For PIC18F8720, MEMCON cannot be read if in a microcontroller mode. This is a silicon issue.

See Section 10.4 SSRs (System Service Requests).

10.2.3 PIC24F/H Devices

See Section 10.4 SSRs (System Service Requests).

10.3   dsPIC33EP/PIC24EP Devices

See Section 10.4 SSRs (System Service Requests).

10.3.1 dsPIC30 Devices

See Section 10.4 SSRs (System Service Requests).

10.3.2 PIC32 Devices

See Section 10.4 SSRs (System Service Requests).

10.4   SSRs (System Service Requests)



Device Affected


MPLAB ICD 3 intermittently fails to connect when powering an AC162050 (PIC12F675) header or regular silicon from MPLAB ICD 3.

AC162050 (PIC12F675) header


Verify with preserve program memory checked may cause communications failure with MPLAB ICD 3 for the dsPIC33FJ256GP710 device.



PICkit 3, REAL ICE and MPLAB ICD 3 will not program a PIC24EP512GU810 below 3.1 v.



Trace is a MPLAB REAL ICE in-circuit emulator feature. Trace statements in code are compiled by the compiler when MPLAB ICD 3 is enabled, but ICD 3 does not have trace.

dsPIC33FJ16MC104, PIC24FJ16MC101


Getting error "ICD3Err0018: NMMR register read failed" when debugging dsPIC33EP256GP502 with certain ECAN Shadow registers being added to Watch window or being viewed in the SFR window.

dsPIC33EP256GP502. Other devices in the EP family might be affected too.


Self-writing the EEPROM in user code, the value being read back by the ICD 3 may not be correct if the ICD 3 is loaded as a programmer. Note this is only seen under the PICDEM 2.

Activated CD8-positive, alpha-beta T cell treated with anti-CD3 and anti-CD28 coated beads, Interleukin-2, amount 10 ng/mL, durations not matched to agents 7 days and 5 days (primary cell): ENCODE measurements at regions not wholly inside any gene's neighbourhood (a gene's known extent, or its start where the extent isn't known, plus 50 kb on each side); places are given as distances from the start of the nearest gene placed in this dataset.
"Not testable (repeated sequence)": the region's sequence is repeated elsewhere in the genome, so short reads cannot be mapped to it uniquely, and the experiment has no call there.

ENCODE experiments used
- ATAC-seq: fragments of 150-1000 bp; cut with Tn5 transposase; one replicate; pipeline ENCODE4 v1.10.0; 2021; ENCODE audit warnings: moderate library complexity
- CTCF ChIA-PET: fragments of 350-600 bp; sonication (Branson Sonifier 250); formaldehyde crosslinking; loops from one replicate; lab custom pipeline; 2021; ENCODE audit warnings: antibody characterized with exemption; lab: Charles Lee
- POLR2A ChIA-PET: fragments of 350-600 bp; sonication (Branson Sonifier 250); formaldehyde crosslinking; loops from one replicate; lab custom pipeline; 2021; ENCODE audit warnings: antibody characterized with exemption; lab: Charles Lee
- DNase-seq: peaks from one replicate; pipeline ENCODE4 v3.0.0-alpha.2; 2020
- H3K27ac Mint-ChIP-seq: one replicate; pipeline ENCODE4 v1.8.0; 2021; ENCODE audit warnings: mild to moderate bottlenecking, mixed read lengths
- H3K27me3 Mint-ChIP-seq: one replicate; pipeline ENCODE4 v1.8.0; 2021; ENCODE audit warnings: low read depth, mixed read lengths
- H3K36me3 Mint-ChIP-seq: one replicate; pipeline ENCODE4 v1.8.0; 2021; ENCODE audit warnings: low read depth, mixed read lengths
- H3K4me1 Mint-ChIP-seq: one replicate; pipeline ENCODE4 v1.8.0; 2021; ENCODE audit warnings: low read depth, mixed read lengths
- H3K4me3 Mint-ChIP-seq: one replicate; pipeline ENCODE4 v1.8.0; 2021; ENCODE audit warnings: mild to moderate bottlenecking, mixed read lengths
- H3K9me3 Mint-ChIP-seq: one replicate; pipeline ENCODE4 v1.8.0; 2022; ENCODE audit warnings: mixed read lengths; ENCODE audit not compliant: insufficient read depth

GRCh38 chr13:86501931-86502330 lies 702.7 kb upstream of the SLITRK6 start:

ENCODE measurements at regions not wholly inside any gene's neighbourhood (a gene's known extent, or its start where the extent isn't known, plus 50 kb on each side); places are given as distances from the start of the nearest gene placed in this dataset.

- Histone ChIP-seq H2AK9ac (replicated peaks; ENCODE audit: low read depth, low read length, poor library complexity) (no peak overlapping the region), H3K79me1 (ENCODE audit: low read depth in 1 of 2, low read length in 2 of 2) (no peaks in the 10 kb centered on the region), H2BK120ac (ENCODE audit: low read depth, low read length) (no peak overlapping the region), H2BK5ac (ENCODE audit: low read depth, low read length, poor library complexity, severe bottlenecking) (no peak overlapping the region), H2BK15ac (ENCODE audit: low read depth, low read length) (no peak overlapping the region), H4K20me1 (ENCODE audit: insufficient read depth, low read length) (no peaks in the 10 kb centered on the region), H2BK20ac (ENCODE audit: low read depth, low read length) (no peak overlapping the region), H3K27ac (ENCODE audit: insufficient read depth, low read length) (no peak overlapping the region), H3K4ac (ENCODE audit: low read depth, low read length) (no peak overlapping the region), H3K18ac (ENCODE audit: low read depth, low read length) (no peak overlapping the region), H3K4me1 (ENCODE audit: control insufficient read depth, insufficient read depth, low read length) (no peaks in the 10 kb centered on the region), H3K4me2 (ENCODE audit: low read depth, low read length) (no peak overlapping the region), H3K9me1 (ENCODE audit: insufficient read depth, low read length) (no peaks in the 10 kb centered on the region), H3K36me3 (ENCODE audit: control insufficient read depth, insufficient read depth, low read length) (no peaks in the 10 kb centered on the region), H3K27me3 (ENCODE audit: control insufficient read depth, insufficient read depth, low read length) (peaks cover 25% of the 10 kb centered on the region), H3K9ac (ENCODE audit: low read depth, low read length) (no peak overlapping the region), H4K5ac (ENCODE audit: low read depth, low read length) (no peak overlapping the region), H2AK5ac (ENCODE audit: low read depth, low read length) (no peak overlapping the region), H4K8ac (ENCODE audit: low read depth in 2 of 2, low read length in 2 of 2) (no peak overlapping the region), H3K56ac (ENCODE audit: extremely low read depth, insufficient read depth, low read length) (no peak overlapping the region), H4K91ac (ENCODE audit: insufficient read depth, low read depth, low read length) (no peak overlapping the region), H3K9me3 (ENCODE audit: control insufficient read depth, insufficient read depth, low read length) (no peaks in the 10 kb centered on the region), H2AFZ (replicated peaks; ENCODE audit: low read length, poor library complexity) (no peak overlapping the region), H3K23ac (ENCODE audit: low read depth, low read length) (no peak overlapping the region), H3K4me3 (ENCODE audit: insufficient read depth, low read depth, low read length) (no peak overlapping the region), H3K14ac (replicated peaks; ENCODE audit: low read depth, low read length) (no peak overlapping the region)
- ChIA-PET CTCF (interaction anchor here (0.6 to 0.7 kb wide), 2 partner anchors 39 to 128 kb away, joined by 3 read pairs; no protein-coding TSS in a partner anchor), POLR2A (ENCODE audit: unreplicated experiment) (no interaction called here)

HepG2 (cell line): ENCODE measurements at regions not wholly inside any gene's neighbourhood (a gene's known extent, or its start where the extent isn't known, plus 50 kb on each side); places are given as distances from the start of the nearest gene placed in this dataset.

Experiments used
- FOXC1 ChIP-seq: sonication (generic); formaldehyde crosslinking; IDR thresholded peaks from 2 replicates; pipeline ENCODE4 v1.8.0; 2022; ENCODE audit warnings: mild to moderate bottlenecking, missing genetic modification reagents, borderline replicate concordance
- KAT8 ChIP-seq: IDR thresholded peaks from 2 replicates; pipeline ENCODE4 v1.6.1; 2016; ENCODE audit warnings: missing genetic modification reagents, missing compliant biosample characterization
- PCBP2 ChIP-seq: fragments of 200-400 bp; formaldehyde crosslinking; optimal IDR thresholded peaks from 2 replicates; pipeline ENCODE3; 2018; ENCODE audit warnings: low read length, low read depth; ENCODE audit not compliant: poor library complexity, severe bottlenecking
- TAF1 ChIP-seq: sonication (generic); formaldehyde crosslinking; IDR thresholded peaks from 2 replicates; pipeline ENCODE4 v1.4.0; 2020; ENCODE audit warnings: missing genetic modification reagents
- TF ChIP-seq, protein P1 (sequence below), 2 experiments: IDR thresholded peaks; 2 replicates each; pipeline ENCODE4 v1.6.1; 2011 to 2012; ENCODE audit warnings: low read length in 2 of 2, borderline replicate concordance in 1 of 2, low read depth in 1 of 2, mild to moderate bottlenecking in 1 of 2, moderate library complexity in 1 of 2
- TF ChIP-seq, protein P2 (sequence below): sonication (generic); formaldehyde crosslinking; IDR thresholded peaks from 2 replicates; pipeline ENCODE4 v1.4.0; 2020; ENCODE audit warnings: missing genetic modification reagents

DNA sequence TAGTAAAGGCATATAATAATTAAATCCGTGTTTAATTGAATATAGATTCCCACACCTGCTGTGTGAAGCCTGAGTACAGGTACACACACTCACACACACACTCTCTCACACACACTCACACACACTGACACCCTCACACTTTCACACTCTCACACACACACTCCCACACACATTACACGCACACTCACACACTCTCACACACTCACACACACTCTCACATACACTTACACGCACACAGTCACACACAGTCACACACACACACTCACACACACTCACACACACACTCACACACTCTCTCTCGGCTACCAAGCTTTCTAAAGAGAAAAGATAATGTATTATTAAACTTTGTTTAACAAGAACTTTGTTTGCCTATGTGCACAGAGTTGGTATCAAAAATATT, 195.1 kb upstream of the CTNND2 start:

Unable to initialize MPLAB ICD 3 or REAL ICE when PICDEM FS USB is connected to USB port on a Windows 7, 64-bit machine.



User ID is not programmed when using debug mode.



Two reserved locations 0xEF4 - 0xEF5 are not being reserved in RAM during a debug session for the PIC18F8722.



ICD3CMD fails to release the target PIC32MX devices from reset after the programming cycle is complete.



MPLAB ICD 3 may fail programming when a user switches the device to the PIC24F64GA002 from PIC24F16KA102 device.



For the PIC32 family of devices, MPLAB ICD 3 may be unable to reset or single step correctly after a Soft Reset is performed.



ICD3CMD fails to connect to the device if an older version of MPLAB is active.
Workaround - Launch the MPLAB IDE version that the command line tool is taken from.



The breakpoint doesn't halt after breaking the first time for the AC162059 (PIC12F683) header.

AC162059 (PIC12F683) header


For PIC24F devices during a programming/verify operation (or subsequent verification operation) of user code that performs self-writes and/or self-erases to program space, a verify sequence may fail if the code execution occurs within the first execution cycles following reset.

Workaround: Place a delay in your code before the code section that performs the self-write and/or self-erase. The specific delay value may need to be adjusted, but 100 ms would be a conservative value to start out with. Here is a C language example that illustrates the workaround:

int main (void)


    // Place 100 ms delay here before any self-write/self-erase code

        :       :       :




Step-over will cause code to run if the following statement is part of a sequenced-breakpoint. Stepping over a function works by setting a breakpoint right after the function and issuing a Run. However if the next statement has a breakpoint already, the IDE will not set a breakpoint assuming that the existing breakpoint will suffice. If that existing breakpoint however is part of a sequence, MPLAB IDE will still not issue a breakpoint even though that execution isn't guaranteed to stop at the following statement (since the whole sequence has to be followed first before program halts).



PIC24FJ256DA210 Family: Data Memory not functional unless 96 MHz PLL is enabled. This is a silicon issue that is being worked on.